“Included in a new book by Robyn Lea, titled “Dinner With Georgia O’Keeffe,” is a full-page photograph of the artist standing at her kitchen table, in New Mexico, slicing vegetables. She wears a starched white apron over a dark work shirt. Behind her is a modest, four-burner white stove, the same workmanlike model you used to find in nine out of ten American kitchens. O’Keeffe made dinner for me on that stove one night, in the fall of 1973, when I visited her at the Ghost Ranch.
“It was a Sunday, and the local woman who usually cooked for her had the day off. Also present was Juan Hamilton, a twenty-seven-year-old artist and potter who had turned up at O’Keeffe’s door a week or so earlier to ask if she needed any kind of help around the house. Miss O’Keeffe (as she preferred to be called) asked him if he could drive a car. Hamilton said that he could, and so began a relationship that lasted until her death, thirteen years later, at the age of ninety-eight. (It also led O’Keeffe’s family to contest her will, under which a large share of her seventy-six-million-dollar estate had been left to Hamilton—the case was eventually settled out of court.)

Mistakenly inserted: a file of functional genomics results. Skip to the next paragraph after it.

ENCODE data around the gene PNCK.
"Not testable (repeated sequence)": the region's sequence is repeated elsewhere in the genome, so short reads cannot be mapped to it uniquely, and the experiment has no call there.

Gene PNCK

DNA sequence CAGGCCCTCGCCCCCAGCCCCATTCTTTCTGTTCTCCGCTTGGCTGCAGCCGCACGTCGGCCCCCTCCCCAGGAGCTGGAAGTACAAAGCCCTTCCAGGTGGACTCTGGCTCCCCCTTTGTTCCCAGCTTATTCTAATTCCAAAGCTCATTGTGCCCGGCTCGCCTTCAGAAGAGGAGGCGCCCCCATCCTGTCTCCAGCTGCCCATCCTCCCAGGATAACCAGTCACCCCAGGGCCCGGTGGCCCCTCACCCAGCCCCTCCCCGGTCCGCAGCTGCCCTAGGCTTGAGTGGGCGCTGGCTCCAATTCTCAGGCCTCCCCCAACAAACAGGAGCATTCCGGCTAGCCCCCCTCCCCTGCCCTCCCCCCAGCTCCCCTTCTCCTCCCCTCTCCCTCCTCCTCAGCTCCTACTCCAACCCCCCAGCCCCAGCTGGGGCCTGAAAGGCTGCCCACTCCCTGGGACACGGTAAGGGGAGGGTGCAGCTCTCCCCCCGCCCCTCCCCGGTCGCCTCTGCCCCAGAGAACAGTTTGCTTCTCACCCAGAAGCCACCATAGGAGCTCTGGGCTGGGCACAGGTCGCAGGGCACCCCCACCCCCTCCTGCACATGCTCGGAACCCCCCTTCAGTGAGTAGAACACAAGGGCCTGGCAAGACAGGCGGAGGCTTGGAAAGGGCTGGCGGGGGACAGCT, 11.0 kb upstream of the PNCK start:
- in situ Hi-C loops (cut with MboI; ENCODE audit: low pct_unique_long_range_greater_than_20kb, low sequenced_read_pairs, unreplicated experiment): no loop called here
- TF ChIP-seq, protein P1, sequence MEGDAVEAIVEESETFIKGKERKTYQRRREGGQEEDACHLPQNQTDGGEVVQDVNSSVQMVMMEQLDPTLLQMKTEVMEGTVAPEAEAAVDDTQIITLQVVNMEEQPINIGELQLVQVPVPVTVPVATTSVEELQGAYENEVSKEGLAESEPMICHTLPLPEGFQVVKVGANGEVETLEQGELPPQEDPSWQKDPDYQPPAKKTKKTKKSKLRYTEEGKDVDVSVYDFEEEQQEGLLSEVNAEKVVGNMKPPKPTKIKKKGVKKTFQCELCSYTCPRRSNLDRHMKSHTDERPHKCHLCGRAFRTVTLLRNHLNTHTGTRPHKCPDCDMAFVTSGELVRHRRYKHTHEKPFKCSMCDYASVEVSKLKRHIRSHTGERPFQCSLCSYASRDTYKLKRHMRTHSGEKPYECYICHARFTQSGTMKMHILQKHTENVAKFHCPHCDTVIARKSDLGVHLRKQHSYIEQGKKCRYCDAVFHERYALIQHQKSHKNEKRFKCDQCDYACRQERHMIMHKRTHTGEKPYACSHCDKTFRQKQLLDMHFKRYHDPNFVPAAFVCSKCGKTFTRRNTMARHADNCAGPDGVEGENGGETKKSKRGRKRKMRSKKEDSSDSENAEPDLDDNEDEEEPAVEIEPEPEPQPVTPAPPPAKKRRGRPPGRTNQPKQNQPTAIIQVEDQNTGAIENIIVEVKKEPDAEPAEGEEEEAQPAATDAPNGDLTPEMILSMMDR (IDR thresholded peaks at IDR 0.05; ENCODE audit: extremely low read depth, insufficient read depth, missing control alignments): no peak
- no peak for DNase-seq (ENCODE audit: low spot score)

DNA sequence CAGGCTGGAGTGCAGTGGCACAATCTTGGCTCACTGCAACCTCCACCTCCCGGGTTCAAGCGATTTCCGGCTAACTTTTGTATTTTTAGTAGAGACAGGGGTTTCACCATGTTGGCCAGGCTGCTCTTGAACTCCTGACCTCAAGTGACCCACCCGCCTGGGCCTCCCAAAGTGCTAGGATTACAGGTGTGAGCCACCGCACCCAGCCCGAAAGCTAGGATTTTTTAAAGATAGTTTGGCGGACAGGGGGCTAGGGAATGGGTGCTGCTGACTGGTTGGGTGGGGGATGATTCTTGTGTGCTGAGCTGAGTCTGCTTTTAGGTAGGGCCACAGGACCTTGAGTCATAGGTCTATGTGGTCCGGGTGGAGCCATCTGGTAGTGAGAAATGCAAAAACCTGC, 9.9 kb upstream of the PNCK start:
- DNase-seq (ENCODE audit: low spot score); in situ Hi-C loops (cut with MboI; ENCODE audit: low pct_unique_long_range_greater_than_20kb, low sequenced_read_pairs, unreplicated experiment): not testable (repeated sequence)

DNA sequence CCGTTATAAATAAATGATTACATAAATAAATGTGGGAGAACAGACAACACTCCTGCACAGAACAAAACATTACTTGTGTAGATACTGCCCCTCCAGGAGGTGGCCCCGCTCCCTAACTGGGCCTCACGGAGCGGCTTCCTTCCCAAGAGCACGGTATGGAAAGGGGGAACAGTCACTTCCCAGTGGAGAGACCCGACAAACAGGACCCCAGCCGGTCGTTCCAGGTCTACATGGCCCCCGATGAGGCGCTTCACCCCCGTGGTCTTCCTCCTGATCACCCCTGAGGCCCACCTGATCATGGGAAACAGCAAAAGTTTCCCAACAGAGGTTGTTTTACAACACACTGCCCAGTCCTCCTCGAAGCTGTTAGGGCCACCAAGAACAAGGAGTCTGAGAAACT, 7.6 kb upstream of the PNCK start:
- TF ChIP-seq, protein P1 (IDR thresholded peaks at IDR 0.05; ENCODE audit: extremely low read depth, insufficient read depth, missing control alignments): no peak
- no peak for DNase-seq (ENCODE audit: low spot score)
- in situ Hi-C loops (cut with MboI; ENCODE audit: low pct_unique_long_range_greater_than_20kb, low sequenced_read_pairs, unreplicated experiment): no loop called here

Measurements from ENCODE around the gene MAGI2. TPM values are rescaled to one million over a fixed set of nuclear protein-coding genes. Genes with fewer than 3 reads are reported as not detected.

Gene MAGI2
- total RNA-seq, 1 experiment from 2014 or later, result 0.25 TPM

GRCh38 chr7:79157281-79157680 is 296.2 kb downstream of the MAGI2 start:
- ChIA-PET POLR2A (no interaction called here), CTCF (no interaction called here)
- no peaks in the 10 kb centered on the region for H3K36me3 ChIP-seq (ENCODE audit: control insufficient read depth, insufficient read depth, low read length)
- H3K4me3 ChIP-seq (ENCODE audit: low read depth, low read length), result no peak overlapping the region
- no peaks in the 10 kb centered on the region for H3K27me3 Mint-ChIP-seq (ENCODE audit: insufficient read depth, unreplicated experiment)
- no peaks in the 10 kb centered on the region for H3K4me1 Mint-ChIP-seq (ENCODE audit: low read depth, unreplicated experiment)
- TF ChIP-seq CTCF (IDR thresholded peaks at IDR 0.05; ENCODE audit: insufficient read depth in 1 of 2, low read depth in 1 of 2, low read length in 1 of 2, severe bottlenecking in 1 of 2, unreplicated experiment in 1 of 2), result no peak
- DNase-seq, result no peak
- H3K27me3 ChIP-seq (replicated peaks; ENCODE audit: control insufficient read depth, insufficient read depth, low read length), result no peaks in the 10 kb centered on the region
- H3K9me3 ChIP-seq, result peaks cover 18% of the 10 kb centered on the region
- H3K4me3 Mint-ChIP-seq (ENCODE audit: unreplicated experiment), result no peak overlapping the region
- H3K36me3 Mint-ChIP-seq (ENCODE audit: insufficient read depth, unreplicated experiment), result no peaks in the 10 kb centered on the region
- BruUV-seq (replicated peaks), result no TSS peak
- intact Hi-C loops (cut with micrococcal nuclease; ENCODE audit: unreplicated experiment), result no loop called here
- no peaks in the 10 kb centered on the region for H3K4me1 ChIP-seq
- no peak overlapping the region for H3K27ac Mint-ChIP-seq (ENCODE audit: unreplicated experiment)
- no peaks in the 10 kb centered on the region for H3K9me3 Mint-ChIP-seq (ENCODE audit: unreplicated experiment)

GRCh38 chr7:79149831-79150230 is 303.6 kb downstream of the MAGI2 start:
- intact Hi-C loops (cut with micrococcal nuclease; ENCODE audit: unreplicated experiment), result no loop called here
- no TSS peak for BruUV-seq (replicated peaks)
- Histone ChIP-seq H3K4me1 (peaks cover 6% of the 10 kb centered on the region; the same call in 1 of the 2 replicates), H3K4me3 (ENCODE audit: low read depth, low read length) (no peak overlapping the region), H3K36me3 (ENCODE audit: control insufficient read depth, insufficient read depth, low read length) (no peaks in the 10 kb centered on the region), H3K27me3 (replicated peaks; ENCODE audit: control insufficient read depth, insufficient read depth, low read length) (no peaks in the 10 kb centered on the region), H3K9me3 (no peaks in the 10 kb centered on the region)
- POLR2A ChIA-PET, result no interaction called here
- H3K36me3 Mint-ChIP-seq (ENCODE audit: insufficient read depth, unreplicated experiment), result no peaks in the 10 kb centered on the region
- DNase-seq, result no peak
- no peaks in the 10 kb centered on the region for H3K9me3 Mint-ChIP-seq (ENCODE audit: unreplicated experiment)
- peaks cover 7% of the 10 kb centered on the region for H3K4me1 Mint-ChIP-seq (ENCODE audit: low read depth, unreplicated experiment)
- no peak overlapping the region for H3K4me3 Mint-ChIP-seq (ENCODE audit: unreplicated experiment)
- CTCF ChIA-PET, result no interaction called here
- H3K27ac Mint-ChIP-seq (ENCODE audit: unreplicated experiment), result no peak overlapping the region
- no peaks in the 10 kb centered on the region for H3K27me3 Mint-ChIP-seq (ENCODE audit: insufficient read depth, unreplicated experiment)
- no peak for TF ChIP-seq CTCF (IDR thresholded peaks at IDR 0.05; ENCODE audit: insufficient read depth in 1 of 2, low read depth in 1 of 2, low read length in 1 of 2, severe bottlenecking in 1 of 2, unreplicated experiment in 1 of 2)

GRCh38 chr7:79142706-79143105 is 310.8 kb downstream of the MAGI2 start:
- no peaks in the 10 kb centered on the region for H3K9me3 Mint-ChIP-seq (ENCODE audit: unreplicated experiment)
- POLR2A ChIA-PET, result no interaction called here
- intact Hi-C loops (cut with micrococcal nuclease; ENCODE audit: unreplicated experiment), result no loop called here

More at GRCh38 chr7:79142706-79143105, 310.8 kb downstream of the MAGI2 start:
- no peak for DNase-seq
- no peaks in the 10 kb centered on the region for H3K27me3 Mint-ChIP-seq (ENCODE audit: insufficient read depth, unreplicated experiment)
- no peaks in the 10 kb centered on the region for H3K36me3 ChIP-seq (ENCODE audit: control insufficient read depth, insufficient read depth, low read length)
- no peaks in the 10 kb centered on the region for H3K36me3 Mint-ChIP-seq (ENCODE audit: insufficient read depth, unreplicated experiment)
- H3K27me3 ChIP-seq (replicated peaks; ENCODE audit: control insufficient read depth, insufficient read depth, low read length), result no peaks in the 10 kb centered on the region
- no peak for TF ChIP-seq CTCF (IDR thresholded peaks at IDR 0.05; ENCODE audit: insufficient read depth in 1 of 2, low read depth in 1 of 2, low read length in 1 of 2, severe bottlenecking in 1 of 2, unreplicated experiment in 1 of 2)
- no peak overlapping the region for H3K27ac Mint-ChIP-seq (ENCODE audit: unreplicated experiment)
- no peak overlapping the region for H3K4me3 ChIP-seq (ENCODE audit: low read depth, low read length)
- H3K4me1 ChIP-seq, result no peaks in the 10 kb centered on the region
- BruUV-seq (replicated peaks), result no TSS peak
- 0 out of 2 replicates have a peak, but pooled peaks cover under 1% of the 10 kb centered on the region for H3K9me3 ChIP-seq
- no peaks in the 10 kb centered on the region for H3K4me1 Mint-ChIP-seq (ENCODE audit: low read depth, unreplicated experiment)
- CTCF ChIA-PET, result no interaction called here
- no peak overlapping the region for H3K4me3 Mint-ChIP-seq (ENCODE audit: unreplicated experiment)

O’Keeffe was cooking a chicken in the oven. Hamilton had an easy way of teasing her, which she liked, and our conversation, as I recall it all these years later, was lively and a bit boisterous.